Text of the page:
Bush orders Darfur suspects punished

George Bush has ordered sanctions against four men linked to the troubles in the region of Darfur that the US has labelled as genocide.

    Many people continue to die daily in Darfur due to violence

    The US president followed the example of the UN Security Council on Tuesday and imposed sanctions on four Sudanese accused of abuses in the conflict.

    Bush also issued an executive order freezing the assets of anyone deemed to have posed a threat to the peace process or stability in Darfur. The order also prohibited US companies or individuals from dealing with those implicated.

    For the past three years militia, backed by the Sudanese government, are alleged to have
    murdered thousands people from tribes in the region, burning villages and forcing more than two million people into refugee camps in Darfur and neighbouring Chad.

    The four men subject to sanctions include a leader of the Khartoum-backed Janjawid militia and a commander of the rebel Sudanese Liberation Army.

    Bush said he was taking the action because the violence in Darfur threatened the national security and foreign policy of the US.

    The move comes as peace talks in Abuja, Nigeria, mediated by the African Union have until Sunday to reach a deal.

    Continual suffering

    But Unicef warned on Wednesday that people continued to die daily in Darfur as violence and lack of money hampered humanitarian help, and malnutrition was rising again while aid workers have been unable to reach the region.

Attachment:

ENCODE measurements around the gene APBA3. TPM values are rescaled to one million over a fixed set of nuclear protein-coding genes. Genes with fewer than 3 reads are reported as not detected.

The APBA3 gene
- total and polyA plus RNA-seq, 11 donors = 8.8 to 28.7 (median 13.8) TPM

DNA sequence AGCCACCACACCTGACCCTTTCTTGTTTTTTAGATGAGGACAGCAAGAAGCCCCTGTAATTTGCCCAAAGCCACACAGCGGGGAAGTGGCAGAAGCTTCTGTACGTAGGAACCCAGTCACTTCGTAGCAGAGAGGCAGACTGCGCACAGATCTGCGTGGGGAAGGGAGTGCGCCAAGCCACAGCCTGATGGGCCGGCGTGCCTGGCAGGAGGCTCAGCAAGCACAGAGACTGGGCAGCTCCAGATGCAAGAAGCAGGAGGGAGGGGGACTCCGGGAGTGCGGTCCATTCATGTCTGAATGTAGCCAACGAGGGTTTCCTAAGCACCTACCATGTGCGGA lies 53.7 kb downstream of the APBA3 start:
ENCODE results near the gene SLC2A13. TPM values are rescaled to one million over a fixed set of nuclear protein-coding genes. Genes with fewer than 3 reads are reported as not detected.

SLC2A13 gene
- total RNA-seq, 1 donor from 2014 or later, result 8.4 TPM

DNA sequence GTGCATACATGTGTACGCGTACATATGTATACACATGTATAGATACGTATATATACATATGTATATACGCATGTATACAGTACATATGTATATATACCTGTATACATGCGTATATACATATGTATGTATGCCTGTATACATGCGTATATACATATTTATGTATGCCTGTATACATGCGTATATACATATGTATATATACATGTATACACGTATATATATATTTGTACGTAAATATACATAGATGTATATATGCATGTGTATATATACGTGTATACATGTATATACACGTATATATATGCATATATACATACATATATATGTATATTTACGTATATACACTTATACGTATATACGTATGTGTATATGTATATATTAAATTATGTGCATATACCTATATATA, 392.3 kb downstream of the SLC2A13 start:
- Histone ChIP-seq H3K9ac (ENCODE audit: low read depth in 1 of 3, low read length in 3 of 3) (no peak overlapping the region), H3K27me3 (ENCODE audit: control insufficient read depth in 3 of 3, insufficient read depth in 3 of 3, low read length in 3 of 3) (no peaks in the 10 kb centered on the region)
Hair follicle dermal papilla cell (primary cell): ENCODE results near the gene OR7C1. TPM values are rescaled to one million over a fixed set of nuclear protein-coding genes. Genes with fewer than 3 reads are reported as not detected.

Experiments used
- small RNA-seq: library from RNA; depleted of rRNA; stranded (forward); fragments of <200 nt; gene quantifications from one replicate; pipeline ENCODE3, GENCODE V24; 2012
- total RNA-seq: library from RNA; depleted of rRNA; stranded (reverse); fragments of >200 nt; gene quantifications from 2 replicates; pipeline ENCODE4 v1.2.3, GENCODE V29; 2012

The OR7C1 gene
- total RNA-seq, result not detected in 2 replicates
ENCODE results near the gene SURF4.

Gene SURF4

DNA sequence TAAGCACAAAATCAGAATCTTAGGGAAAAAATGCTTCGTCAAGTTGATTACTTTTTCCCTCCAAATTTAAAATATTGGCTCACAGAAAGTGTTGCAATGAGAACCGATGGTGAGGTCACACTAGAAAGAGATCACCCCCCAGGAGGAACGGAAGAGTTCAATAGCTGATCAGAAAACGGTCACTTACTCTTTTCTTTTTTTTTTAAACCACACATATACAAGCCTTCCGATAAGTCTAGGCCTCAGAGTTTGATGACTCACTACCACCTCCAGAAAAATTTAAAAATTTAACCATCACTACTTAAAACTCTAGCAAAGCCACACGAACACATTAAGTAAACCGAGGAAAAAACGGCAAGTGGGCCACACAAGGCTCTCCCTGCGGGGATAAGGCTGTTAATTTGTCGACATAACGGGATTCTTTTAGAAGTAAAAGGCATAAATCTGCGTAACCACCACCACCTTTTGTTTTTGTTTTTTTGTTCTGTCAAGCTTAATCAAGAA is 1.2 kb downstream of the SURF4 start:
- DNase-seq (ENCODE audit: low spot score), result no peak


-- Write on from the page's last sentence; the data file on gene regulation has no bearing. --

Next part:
It said another 200,000 people had fled their homes in the past three months alone to escape fighting between rebels, the army and militias.

    As more Americans become aware of the situation, a coalition of 160 religious, human rights and political groups has organised a rally in Washington for Sunday to demand that Bush press for a stronger multinational force to end the dispute and protect the people of Darfur.

    Speakers included Nobel Peace Prize winner and Holocaust survivor Elie Wiesel, Washington's Roman Catholic Archbishop Theodore McCarrick, and the actor George Clooney, who visited Darfur last week.

    SOURCE: Agencies


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